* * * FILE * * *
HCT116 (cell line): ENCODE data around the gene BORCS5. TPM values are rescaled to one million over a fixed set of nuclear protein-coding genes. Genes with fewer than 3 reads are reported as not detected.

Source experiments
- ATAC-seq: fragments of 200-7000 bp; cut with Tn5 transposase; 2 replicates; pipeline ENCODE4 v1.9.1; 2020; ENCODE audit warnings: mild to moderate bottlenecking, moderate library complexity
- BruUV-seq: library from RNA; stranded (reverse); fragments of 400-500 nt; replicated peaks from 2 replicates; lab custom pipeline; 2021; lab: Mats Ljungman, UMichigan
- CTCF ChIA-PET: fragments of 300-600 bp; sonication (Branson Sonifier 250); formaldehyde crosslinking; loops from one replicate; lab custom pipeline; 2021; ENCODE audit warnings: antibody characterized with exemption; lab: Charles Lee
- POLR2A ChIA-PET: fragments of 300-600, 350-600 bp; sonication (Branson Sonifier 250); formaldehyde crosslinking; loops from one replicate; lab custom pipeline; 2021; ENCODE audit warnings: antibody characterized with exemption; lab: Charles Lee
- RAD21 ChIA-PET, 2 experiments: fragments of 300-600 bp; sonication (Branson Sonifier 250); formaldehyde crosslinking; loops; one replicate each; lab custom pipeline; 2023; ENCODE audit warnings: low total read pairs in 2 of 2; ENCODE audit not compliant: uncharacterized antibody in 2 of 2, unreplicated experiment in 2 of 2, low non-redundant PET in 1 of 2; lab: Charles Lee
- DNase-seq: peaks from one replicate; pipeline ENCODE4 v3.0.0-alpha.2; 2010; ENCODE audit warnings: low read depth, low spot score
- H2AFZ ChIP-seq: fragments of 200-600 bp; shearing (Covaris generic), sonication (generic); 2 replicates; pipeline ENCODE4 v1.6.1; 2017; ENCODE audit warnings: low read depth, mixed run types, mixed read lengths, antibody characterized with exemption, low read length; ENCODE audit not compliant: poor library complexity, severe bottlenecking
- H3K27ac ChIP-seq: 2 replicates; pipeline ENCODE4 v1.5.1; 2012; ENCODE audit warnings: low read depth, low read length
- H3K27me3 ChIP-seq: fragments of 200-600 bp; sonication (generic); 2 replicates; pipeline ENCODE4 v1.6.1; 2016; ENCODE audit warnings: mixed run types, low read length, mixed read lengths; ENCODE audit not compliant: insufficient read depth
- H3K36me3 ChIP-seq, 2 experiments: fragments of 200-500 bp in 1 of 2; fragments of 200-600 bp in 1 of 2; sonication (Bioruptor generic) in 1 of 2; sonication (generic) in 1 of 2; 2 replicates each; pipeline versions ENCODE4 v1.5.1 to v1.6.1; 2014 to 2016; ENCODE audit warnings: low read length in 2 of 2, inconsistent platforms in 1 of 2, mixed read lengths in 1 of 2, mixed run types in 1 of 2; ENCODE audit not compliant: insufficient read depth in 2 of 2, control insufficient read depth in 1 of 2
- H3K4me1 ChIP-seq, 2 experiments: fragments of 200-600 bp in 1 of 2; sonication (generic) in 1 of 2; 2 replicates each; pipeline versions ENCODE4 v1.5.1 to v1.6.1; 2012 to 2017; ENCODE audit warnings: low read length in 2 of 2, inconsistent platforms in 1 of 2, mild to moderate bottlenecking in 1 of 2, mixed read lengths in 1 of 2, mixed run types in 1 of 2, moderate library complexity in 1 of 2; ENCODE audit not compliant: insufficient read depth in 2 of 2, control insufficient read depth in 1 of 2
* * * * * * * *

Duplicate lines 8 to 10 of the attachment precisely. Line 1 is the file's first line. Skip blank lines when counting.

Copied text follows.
- DNase-seq: peaks from one replicate; pipeline ENCODE4 v3.0.0-alpha.2; 2010; ENCODE audit warnings: low read depth, low spot score
- H2AFZ ChIP-seq: fragments of 200-600 bp; shearing (Covaris generic), sonication (generic); 2 replicates; pipeline ENCODE4 v1.6.1; 2017; ENCODE audit warnings: low read depth, mixed run types, mixed read lengths, antibody characterized with exemption, low read length; ENCODE audit not compliant: poor library complexity, severe bottlenecking
- H3K27ac ChIP-seq: 2 replicates; pipeline ENCODE4 v1.5.1; 2012; ENCODE audit warnings: low read depth, low read length